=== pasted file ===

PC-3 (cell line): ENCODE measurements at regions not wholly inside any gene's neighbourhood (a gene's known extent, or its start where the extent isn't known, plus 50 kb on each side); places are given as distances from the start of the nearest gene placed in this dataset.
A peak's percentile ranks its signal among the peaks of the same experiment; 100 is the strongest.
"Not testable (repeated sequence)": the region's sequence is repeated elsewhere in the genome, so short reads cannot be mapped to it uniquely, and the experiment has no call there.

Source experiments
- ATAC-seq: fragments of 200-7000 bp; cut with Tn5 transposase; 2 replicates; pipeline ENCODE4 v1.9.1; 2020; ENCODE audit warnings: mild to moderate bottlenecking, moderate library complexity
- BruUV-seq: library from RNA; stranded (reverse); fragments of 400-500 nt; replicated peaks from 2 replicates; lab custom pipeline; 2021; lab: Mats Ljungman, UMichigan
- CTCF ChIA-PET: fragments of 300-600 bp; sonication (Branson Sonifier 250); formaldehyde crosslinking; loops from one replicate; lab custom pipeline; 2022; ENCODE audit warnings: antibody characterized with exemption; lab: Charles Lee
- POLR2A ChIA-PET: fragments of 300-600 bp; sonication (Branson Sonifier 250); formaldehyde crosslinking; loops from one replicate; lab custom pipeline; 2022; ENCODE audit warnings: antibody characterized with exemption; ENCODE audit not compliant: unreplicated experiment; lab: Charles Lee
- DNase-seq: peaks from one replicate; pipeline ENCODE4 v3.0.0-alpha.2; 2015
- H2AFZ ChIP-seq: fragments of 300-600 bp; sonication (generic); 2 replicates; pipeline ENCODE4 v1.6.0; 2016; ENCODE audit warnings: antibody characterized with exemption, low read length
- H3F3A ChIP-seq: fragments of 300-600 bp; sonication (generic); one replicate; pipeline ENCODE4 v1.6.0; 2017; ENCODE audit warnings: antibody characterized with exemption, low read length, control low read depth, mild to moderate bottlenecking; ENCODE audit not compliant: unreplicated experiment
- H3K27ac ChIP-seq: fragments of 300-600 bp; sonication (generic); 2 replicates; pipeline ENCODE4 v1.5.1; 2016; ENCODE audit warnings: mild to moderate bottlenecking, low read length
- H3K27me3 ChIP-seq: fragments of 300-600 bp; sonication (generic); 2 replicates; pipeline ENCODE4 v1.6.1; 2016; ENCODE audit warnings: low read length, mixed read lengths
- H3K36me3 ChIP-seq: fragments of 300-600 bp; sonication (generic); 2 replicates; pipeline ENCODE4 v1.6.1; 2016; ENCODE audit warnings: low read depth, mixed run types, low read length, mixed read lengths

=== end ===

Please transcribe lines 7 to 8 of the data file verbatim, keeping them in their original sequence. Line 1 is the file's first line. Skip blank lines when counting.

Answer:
- CTCF ChIA-PET: fragments of 300-600 bp; sonication (Branson Sonifier 250); formaldehyde crosslinking; loops from one replicate; lab custom pipeline; 2022; ENCODE audit warnings: antibody characterized with exemption; lab: Charles Lee
- POLR2A ChIA-PET: fragments of 300-600 bp; sonication (Branson Sonifier 250); formaldehyde crosslinking; loops from one replicate; lab custom pipeline; 2022; ENCODE audit warnings: antibody characterized with exemption; ENCODE audit not compliant: unreplicated experiment; lab: Charles Lee